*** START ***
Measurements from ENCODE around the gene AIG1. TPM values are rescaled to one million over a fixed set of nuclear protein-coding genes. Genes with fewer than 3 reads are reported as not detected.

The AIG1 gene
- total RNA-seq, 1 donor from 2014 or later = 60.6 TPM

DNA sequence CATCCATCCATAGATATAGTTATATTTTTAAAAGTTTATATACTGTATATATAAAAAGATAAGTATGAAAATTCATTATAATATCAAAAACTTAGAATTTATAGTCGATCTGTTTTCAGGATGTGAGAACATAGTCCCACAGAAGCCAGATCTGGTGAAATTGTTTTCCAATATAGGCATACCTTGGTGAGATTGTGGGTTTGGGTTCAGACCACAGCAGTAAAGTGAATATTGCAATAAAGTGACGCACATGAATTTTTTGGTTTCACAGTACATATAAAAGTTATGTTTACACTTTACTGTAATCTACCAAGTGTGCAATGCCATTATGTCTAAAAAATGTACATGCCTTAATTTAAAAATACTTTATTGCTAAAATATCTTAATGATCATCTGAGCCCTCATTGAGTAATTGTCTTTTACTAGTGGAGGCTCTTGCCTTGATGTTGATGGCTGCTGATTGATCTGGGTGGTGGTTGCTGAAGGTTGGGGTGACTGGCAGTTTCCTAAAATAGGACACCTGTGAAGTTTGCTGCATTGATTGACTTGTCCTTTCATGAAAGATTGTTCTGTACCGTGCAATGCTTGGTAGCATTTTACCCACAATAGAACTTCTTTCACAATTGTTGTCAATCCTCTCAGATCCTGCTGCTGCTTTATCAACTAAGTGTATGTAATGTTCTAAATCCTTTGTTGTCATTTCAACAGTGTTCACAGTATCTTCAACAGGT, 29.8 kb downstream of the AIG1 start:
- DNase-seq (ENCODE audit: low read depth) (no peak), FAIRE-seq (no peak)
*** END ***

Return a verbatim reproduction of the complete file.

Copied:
Measurements from ENCODE around the gene AIG1. TPM values are rescaled to one million over a fixed set of nuclear protein-coding genes. Genes with fewer than 3 reads are reported as not detected.

The AIG1 gene
- total RNA-seq, 1 donor from 2014 or later = 60.6 TPM

DNA sequence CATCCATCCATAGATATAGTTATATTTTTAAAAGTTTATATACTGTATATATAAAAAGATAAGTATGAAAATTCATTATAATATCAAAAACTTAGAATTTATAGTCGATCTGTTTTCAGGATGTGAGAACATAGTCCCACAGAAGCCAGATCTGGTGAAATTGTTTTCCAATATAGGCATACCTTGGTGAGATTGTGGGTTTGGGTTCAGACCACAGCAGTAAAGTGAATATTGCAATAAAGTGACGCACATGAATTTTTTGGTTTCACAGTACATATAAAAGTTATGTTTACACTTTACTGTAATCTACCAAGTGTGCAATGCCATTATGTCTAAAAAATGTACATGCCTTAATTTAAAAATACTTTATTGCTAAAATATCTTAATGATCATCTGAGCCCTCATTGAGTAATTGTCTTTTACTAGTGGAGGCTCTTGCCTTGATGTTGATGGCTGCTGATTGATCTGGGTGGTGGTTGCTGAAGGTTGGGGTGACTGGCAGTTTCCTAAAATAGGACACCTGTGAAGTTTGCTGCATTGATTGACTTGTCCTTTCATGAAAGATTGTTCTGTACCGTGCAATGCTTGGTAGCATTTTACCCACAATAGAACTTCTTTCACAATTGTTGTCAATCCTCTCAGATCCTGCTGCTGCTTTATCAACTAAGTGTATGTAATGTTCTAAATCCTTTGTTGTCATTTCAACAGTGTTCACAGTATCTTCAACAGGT, 29.8 kb downstream of the AIG1 start:
- DNase-seq (ENCODE audit: low read depth) (no peak), FAIRE-seq (no peak)